From quiet contemplation to ferocious catharsis
Paul Riley hails a rising young guitarist, Sean Shibe, equally at home with 17th-century and modern music
Music for Acoustic & Electric Guitars Anon: Pieces from Scottish lute manuscripts; D Lang: killer; Macmillan: From Galloway; Motet I; James Oswald: Divertimento I; Reich: Electric
Counterpoint; Wolfe: LAD Sean Shibe (acoustic guitar, electric guitar) Delphian DCD34213 56:18 mins ‘★ave we today forgotten how to speak quietly and with grace; or is the real danger that we aren’t screaming loudly enough?’ asks Sean Shibe apropos this calculatedly provocative programme trading in bold juxtapositions. (Bolder, perhaps, had its elements been interleaved rather than corralled into distinct halves for acoustic and electric guitars.) Conceived for a world facing seismic political upheaval back in 2016, there’s no doubting that he himself is an artist blessed with grace to spare, and a roar that is fearsome – witness the opening section of Julia Wolfe’s LAD which screams into anguished life before cornering into lament, then frenzied catharsis. There’s no respite either with the fractured, obsessive dislocations of David Lang’s killer. Truly we’re worlds away from the beguiling harp-like sonorities with which Shibe had bathed an almost Arcadian snatch of 18th-century divertimento at the start of the disc.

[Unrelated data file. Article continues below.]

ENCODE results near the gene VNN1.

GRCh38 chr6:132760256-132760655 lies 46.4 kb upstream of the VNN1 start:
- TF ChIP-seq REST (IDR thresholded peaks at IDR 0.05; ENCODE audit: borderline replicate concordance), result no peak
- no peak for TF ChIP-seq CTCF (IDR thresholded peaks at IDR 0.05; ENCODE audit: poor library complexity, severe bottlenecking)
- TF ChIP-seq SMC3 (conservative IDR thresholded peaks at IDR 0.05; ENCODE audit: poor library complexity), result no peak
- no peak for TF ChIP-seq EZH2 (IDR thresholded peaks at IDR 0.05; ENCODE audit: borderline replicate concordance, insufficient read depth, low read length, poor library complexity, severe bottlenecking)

Like Julian Bream before him, Shibe has a natural yet creative rapport with 17th-century lute music
(here, four lesser-known Scottish collections). Both refract the music through a generous soundworld that demands you savour every note, whether
surprisingly urgent and thrusting Electric in Mervell’s Sarabande or disarmingly seductive as the Wemyss Manuscript commands ‘Ladie lie near me’. Transcriptions of two haunting miniatures by James Macmillan blossom out of a shared Scottish patrimony. And marking the transition from ‘soft’ to ‘LOUD’, Steve Reich’s Electric Counterpoint is despatched with tremulous, ear-opening brio, tingling precision and funky relish.
Hear extracts from this recording and the rest of this month’s choices on the BBC Music Magazine website at www.classical-music.com
Either, or both?: for Sean Shibe, anything is possible